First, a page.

“the fact we must face is this: If we pursue knowledge for its own sake, it is bound to go bad on us. It will make us proud and conceited. The very greatness of the subject matter will intoxicate us, and we shall come to think of ourselves as a cut above other Christians because of our interest in it and grasp of it; and we shall look down on those whose theological ideas seem to us crude and inadequate and dismiss them as very poor specimens…. doctrinal study really can become a danger to spiritual life, and we today, no less than the Corinthians of old, need to be on our guard here” (Packer 21-22).

As his book title and purpose proves, Packer is not suggesting we shouldn’t aim to know God better, but he is warning us to always point our knowledge back to its purpose: to turn our knowledge about God into meditation before God, which leads to prayer and praise to God (Packer 23). Every little piece of knowledge about God should lead to a more prayerful and praising Christian rather than the prideful Corinthians Paul is pointing out. Knowing as we ought leads to a certain orientation towards God and people that is far different from what the Corinthians display.

Being known

After Paul focuses in on their culture, pride, and imaginary knowledge, he zooms out on something much bigger than themselves. He brings a final reproving truth that should put each boastful Corinthian in their rightful place: “if anyone loves God, he is known by God.” There is vast importance here on the word “known” in reference to our relation before God. There are two things to note here: one is that “is known” is in the Greek perfect tense and another is that it means far more than God knowing our name or that we exist.

Firstly, the Greek perfect tense involves a completed action and its finished results. It is used less frequently and more deliberately. We have been known by God, and His having known us precedes and enables our love for Him. In other words, you could never love God unless He knew you.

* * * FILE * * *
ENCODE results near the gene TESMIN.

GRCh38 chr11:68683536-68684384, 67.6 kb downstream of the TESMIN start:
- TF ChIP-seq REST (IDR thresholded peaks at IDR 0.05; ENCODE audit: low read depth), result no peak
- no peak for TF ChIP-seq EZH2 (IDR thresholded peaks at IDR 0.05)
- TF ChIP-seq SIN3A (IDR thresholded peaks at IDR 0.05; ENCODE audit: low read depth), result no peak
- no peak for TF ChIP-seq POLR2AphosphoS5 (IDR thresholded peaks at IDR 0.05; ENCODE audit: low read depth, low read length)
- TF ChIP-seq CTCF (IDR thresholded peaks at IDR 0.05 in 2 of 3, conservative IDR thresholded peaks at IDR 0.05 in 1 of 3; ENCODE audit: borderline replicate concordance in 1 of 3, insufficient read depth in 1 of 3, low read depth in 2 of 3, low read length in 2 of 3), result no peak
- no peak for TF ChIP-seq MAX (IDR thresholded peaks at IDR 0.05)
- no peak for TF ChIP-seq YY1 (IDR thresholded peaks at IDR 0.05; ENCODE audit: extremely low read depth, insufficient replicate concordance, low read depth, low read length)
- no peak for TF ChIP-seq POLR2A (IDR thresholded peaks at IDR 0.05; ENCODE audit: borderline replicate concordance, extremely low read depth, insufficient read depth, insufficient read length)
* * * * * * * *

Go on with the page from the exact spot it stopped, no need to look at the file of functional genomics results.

Secondly, being “known” in this sense is far different from God knowing our name or that we would exist. As Paul explains to the Galatians, their faith does not only mean they had “known God,” but that the only reason they know Him is because they were first “known by God” (Galatians 4:9). Therefore, “They know him by faith because he first singled them out by grace,” Packer says, “The word know, when used of God in this way, is a sovereign-grace word, pointing to God’s initiative in loving, choosing, redeeming, calling, and preserving” (41). This is the same kind of knowing that God had for His special people Israel: “You only have I known of all the families of the earth” (Amos 3:2). God’s “knowing” of Israel referred to His choosing of Israel. He elected them to be the vessel through which He would display His glory.

A Humbling Truth

It was nothing in Israel that merited God’s choosing of them, but His past tense and continuing knowing of them reflects a sovereign-grace wholly given by God’s initiative for His exaltation. Paul is telling the Corinthians the same Scriptural truth: ‘you claim to have knowledge, you claim to love God, but meanwhile, you are boasting about this knowledge and faith as if it was your own. In the process, you are destroying fellow believers for whom Christ died. Do you not realize who is the giver not only of this knowledge but of your salvation?’

He humbles the Corinthians with the truth that the freedoms and knowledge they now boast in were wholly undeserved. The same is true for all of us who claim to know and love God: He knew you, He chose you, He lavished an undeserved sovereign-grace upon you before you even entered this earth. Who are we to boast in the knowledge only God can give? Who are we to use theological truths to pridefully exalt ourselves above other believers?

Being known by God means He is the author of your salvation, leading to a humble praise and true knowledge of God that works itself out in the serving and loving of others for their edification in Christ. Pray that we might be guarded against the temptation to use what we learn about God to push ourselves further away from the humility and awe we should have before Him.